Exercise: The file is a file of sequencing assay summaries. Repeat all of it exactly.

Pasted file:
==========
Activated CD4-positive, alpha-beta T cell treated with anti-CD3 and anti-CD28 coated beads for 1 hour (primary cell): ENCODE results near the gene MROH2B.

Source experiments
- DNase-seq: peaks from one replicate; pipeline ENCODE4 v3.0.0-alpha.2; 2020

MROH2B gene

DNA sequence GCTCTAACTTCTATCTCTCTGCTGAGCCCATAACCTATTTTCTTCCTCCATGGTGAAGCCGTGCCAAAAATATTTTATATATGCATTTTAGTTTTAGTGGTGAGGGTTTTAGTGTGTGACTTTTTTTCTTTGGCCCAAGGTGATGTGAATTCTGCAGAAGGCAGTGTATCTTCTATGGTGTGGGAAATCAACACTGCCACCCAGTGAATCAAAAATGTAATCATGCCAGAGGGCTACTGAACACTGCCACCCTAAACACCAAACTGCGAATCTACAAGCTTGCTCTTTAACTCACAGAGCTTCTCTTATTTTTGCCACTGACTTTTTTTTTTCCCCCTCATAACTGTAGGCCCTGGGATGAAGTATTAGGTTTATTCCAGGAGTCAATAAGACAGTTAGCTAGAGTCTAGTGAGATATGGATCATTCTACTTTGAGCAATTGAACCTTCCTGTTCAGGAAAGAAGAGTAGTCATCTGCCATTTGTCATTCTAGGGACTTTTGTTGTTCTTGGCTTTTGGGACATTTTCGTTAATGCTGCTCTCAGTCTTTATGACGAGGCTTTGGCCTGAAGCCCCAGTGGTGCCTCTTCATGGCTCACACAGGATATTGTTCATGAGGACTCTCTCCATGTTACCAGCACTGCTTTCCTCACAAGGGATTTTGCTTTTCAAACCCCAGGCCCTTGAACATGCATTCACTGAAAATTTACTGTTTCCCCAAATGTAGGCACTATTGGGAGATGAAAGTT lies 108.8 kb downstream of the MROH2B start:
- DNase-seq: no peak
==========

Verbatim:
Activated CD4-positive, alpha-beta T cell treated with anti-CD3 and anti-CD28 coated beads for 1 hour (primary cell): ENCODE results near the gene MROH2B.

Source experiments
- DNase-seq: peaks from one replicate; pipeline ENCODE4 v3.0.0-alpha.2; 2020

MROH2B gene

DNA sequence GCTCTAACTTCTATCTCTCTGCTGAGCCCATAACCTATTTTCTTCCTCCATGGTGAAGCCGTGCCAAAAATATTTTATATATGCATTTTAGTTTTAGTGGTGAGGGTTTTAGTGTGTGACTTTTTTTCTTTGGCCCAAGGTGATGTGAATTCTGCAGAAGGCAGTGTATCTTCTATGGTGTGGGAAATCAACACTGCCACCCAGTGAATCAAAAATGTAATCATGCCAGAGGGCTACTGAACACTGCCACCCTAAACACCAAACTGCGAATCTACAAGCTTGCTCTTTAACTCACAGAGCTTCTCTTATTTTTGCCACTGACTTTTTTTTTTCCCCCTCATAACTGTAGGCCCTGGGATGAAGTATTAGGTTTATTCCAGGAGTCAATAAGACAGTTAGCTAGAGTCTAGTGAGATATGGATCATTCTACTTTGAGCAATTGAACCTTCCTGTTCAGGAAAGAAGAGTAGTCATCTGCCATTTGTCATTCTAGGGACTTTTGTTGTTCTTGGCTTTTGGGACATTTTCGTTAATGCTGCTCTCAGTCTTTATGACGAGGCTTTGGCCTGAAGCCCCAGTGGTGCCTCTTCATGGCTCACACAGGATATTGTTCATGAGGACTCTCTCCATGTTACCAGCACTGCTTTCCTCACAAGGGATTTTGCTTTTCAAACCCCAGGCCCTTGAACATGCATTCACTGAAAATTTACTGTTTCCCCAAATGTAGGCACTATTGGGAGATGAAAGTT lies 108.8 kb downstream of the MROH2B start:
- DNase-seq: no peak